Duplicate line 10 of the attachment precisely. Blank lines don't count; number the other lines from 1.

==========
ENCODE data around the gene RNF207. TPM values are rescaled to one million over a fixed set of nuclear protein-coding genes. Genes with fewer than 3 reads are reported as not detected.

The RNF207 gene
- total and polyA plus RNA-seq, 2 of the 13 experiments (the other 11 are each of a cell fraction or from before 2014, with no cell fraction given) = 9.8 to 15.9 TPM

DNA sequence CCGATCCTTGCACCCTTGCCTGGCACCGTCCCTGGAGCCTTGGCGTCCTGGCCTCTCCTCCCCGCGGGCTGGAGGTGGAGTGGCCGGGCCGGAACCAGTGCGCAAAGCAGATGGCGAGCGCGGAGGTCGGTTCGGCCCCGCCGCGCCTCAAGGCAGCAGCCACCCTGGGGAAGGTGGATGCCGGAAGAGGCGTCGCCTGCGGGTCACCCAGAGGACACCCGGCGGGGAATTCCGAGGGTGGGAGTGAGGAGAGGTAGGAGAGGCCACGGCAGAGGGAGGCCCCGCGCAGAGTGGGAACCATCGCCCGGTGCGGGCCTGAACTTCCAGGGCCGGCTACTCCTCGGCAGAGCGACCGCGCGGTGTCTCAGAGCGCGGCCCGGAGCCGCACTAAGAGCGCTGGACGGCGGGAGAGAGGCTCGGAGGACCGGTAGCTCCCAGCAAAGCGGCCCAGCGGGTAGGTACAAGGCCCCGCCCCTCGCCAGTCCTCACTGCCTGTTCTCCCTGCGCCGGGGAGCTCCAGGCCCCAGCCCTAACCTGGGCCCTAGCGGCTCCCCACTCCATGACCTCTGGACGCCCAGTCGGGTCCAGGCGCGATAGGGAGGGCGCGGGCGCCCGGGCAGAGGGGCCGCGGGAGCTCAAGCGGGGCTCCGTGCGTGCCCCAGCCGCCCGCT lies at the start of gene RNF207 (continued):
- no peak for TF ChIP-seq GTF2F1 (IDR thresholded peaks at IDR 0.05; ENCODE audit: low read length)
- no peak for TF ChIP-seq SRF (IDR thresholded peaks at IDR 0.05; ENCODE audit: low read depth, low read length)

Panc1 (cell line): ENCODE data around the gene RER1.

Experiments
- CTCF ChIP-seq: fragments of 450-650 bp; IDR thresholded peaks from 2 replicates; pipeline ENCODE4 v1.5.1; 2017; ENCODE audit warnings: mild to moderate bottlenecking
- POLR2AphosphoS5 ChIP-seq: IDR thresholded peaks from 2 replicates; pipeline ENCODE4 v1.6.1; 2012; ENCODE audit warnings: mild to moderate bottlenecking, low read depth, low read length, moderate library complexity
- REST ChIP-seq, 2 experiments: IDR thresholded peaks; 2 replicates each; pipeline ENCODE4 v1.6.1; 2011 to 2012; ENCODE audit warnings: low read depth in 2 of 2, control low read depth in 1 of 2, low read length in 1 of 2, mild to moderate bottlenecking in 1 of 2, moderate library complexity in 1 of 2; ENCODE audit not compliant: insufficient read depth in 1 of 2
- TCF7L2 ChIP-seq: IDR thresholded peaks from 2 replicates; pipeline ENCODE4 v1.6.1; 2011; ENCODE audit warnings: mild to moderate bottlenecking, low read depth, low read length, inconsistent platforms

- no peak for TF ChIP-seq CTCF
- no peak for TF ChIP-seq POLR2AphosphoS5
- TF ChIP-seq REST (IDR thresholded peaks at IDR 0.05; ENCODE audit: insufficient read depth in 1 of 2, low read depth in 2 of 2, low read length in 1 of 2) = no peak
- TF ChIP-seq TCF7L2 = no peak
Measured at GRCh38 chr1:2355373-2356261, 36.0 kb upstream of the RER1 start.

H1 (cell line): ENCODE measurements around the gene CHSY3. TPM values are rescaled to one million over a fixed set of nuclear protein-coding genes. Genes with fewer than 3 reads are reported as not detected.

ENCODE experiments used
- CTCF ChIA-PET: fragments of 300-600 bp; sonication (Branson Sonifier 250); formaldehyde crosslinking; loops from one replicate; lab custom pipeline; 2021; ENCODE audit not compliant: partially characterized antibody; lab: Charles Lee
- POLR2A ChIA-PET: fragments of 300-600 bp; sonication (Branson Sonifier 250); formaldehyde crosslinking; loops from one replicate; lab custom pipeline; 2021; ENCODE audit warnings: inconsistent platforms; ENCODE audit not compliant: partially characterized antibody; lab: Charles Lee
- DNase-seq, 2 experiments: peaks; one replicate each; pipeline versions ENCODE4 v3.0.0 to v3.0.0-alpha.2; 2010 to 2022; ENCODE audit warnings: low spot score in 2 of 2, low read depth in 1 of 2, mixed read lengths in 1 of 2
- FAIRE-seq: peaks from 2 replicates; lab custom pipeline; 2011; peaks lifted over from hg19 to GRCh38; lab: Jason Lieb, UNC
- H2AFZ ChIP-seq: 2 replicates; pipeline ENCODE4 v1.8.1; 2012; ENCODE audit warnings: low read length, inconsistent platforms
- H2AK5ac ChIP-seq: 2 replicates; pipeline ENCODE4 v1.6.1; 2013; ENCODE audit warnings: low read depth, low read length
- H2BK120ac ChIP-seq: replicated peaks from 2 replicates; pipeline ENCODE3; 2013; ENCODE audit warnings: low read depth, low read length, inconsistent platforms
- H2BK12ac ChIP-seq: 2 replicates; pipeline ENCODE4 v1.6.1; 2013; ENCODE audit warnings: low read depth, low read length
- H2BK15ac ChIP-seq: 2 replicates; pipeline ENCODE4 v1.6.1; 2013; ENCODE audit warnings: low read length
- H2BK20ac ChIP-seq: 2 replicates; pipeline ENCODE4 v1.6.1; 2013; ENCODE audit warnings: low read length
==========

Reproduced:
- POLR2AphosphoS5 ChIP-seq: IDR thresholded peaks from 2 replicates; pipeline ENCODE4 v1.6.1; 2012; ENCODE audit warnings: mild to moderate bottlenecking, low read depth, low read length, moderate library complexity